Isabel Cabanillas, a 26-year-old beloved feminist activist and artist, was recently assassinated in Ciudad Juárez, resurfacing the border city’s painful legacy of femicides and violence against women. Cabanillas was reported missing on social media by her friends on Saturday, January 18, after she never returned home. On that same day, she was found shot to death on a sidewalk next to her bicycle in downtown Juárez. We speak with Nana Rebell, a feminist activist in Ciudad Juárez and a member of the Juárez feminist collective Hijas de su Maquilera Madre, about Cabanillas’s life and the endemic issue of femicide in the region.
AMY GOODMAN: This is Democracy Now!, democracynow.org, The War and Peace Report. I’m Amy Goodman, as we now turn to the city of Juárez, Chihuahua, Mexico, where the assassination of the beloved feminist artist Isabel Cabanillas de la Torre has refocused the spotlight on the border city’s painful legacy of femicide and violence against women. Less than two weeks ago, Isabel was reported missing on social media by her friends after she never returned home. She was riding her bicycle in the early hours of Saturday, January 18th. The 26-year-old was found shot to death on a sidewalk next to her bike in downtown Juárez. Cabanillas reportedly was biking home after leaving a friends’ gathering, when she was shot in the back of the head. She’s survived by her 4-year-old son. Isabel Cabanillas was a member of the feminist collective Hijas de su Maquilera Madre, Daughters of the Mother Maquilera. She was a local painter and a clothing designer. Cabanillas was also involved with The Observatory, a project that tracks crimes against women in Juárez. This is Isabel speaking to a Juárez media outlet in April of 2019.
ISABEL CABANILLAS: [translated] One of the reasons why I paint — well, aside from the fact that it has helped me overcome a lot of hard times — one night, I woke up, and I started thinking that I needed to do something for myself and for my child. In fact, this is for him. I sincerely want to be a good role model for him, let him know that if he is passionate about something, that he can pursue it. He just has to work really hard for it.
AMY GOODMAN: That was Isabel Cabanillas. In the last three years, more than 300 women have been murdered in Juárez. Since the beginning of 2020, activists say, at least seven women have already been killed. On Sunday, women and allies, dressed in black with pink masks, gathered at the Paso del Norte International Bridge between the sister cities of Juárez and El Paso, Texas, to protest Isabel’s murder. They blocked off the bridge for at least three hours.
For more, we’re going to Juárez. We’re joined by Skype by a friend of Isabel, Nana Rebell. She’s a feminist activist in Juárez, a member of the same group. But because she’s afraid of retaliation, she’s using a pseudonym and covering her face.
Nana Rebell, thank you so much for joining us. Tell us about Isabel, who she was and what you understand about how she died, and the conditions for women in Juárez today.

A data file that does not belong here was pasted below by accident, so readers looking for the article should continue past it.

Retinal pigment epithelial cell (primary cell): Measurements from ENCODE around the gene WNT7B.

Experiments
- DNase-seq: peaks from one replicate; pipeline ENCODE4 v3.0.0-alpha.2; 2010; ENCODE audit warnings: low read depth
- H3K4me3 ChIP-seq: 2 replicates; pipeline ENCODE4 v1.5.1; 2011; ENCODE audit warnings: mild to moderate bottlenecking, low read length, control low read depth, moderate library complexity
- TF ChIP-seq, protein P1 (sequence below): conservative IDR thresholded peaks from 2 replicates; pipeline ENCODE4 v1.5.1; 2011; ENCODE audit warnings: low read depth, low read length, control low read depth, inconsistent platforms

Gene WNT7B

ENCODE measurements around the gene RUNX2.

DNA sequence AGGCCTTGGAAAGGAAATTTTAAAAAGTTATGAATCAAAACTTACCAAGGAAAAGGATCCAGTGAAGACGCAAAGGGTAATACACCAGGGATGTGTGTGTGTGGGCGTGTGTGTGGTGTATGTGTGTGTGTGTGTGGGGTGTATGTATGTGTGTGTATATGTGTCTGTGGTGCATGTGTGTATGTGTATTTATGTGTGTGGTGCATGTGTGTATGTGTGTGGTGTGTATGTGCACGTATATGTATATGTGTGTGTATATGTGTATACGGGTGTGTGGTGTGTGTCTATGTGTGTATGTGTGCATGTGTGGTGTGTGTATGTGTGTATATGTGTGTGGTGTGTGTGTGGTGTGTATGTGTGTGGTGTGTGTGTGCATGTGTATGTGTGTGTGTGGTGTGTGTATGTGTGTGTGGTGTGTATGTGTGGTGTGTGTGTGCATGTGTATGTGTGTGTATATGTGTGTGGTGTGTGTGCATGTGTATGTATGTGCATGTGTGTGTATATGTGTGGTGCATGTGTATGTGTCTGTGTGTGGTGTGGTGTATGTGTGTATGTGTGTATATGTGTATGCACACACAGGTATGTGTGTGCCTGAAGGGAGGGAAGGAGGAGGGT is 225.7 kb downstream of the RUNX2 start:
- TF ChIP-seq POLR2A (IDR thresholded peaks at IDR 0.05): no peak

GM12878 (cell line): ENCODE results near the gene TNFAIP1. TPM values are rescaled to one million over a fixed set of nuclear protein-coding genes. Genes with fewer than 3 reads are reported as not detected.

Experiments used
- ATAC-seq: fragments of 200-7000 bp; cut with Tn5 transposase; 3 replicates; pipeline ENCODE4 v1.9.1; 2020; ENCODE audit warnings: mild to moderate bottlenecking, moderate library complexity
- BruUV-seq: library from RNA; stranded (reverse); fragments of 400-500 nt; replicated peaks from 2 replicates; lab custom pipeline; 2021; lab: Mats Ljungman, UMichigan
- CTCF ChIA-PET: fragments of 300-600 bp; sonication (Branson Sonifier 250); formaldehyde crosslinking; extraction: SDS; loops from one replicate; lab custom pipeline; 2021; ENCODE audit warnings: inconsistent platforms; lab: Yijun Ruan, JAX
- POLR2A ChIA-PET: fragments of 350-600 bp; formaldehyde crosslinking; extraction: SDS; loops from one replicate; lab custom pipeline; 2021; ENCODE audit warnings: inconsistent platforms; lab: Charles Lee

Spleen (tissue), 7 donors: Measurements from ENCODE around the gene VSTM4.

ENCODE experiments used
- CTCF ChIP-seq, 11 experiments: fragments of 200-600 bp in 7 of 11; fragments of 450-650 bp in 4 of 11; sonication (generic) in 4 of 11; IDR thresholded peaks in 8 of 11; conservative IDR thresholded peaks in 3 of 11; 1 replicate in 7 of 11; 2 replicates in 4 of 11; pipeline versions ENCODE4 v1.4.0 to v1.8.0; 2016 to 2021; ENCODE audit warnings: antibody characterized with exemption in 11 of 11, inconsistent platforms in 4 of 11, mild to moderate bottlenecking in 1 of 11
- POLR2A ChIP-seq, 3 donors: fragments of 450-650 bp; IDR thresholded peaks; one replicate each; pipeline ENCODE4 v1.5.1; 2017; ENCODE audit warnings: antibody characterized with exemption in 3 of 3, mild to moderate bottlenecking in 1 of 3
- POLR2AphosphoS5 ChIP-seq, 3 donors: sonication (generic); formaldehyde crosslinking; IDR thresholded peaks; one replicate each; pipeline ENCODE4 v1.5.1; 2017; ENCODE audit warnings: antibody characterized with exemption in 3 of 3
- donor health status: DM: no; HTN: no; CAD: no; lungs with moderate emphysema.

NANA REBELL: Hi. Well, Isabel was — well, she always presented herself as a painter and as a mother of her only 4-year son. And she was a really sensitive and loving woman. And Isabel didn’t label herself as a feminist, because she thought she hadn’t read enough women authors to label herself like that. But in the end of the day, in her day-to-day life, she was a feminist. She always — OK, so I don’t hold the microphone?
AMY GOODMAN: Oh, we’re hearing you fine. Just keep on speaking.
NANA REBELL: OK. On a day-to-day basis, she was a feminist, because she always loved first women. She always was there on the protests for women’s rights. She always had the fine sense and instinct for justice for women who have suffered misogyny, violence in their lives. And Isabel, part of what she did for a living in her artistic job was painting on clothing, on jackets and on T-shirts. And a lot of the labor she did on the community was giving, in the winter of 2019, a collection of food and blankets and clothings for immigrants. She was really public with her activism. She was really in the spotlight. She was also — in mural painting along the border, she painted a boy and a girl playing on the border. And she was always active. She was always there. And she also fight — she was also a part of the ecofeminist movement at Ciudad Juárez, because she was fighting against a Canadian mine that wants to be put in the Samalayuca Desert. And —
AMY GOODMAN: Nana, we don’t have much time, and I was wondering if you can talk about the issue of femicide and the issue of police and how they deal with these murders, a major protest now demanding information about what happened to Isabel, and what you’re demanding now.
NANA REBELL: OK. Well, femicide in Ciudad Juárez is something, sadly, very common. And police and the state don’t do anything to solve these crimes. Most of these crimes will stay unpunished forever. Like, even though men go into court and they declare they kill their wife or their daughter or maybe their neighbor, they will be unpunished. And it’s something really unbelievable, because in what we have of the year, we have reported eight women murdered in Ciudad Juárez, and we only have 27 days on January. So, it’s a really red flag for women here in Ciudad Juárez.
AMY GOODMAN: Well, Nana Rebell, I want to thank you so much for being with us. We’re going to continue to follow the story about the murder of Isabel and continue to talk about the protests that are taking place, as you speak to us from Ciudad Juárez with your name changed to protect you from retaliation, with the level of femicide what it is in Juárez, Mexico.
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